• Dyads (cohabiting) who are close in relationship and where one member has a diagnosis of dementia (Alzheimer's Disease [AD], Frontotemporal Dementia, Vascular Dementia [VD], Lewy Body Disease, or mixed dementia) as determined by a medical professional such as a geriatrician/neuropsychologist.
  • Dyads where the participant with dementia has a Neuropsychiatric Inventory-Questionnaire (NPI-Q) Score of >6. There will be no restrictions on including people with dementia with mild cognitive impairment, as research indicates that NPI-Q scores >6 occur in people with dementia who have high Mini Mental State Examination Scores (MMSE scores 20-24).

Exclusion Criteria:

  • Dyads where the caregiver employs paid carers for more than 5 hours per day on at least 5 days per week.
  • There will be no further exclusions.

Information from the National Library of Medicine

To learn more about this study, you or your doctor may contact the study research staff using the contact information provided by the sponsor.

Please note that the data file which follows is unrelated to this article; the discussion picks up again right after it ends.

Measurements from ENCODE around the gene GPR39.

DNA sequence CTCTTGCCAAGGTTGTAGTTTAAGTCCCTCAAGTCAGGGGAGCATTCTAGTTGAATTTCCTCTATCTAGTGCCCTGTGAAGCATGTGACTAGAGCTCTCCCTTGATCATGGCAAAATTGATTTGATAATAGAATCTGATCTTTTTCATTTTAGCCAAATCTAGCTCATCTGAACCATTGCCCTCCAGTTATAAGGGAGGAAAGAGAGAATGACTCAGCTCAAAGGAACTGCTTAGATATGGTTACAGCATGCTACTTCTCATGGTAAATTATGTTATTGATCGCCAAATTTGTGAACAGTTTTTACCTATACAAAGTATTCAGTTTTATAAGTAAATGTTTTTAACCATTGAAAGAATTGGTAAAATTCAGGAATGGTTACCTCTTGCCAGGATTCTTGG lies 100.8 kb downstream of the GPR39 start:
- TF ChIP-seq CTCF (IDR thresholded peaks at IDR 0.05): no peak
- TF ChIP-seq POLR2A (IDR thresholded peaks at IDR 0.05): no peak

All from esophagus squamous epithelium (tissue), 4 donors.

Please refer to this study by its ClinicalTrials.gov identifier (NCT number): NCT03907748


Contacts
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Contact: Felicity Baker, Professor +61402172795 felicity.baker@unimelb.edu.au
Contact: Helen M Odell-Miller, Professor 004489451962045 helen.odell-miller@anglia.ac.uk

Locations
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Australia
The University of Melbourne Not yet recruiting
Melbourne, Australia, 3006
Contact: Felicity Baker, Professor    +61402172795    felicity.baker@unimelb.edu.au   
Germany
University of Applied Sciences Würzburg-Schweinfurt
Würzburg, Germany, 97070
Norway
Norwegian Academy of Music Not yet recruiting
Oslo, Norway, 0302
Contact: Karette Stensaeth, A/Professor    +47 94844648    Karette.A.Stensaeth@nmh.no   
Poland
University of Physical Education in Krakow
Kraków, Poland
United Kingdom